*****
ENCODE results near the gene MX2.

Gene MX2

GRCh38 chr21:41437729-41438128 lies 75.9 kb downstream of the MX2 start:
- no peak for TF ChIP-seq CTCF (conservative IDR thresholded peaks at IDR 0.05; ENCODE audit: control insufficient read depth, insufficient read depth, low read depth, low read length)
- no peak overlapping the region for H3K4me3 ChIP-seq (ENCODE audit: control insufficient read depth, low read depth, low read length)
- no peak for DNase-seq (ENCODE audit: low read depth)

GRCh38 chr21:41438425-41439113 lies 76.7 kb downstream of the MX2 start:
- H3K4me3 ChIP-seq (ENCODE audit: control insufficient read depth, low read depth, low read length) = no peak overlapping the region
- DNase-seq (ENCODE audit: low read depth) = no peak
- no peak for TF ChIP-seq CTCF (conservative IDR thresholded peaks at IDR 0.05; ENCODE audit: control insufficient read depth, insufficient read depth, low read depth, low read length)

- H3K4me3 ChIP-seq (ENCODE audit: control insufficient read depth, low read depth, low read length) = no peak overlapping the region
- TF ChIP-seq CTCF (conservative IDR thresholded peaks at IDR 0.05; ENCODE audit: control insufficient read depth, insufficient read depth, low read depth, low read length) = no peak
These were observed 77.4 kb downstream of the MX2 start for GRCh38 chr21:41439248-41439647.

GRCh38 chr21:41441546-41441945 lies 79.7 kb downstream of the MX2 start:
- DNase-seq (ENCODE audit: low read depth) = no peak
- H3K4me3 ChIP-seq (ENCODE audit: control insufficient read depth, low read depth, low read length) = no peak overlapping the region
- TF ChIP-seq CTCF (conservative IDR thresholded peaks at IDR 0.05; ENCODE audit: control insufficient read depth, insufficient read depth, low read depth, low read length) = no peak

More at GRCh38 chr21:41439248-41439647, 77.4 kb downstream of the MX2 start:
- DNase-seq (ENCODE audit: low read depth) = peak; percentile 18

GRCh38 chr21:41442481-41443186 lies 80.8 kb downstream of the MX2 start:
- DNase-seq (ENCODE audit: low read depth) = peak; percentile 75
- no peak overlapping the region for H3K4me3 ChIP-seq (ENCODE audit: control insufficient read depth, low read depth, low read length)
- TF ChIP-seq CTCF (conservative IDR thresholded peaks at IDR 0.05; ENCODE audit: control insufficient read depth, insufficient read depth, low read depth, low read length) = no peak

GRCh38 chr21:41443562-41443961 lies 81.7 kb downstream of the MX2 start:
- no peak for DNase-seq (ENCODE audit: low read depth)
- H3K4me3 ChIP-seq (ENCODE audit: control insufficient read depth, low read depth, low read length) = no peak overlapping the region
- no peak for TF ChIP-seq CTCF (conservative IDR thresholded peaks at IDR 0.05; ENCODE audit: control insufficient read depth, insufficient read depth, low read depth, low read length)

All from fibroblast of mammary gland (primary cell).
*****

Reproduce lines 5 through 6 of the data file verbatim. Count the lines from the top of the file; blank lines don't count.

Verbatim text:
- no peak overlapping the region for H3K4me3 ChIP-seq (ENCODE audit: control insufficient read depth, low read depth, low read length)
- no peak for DNase-seq (ENCODE audit: low read depth)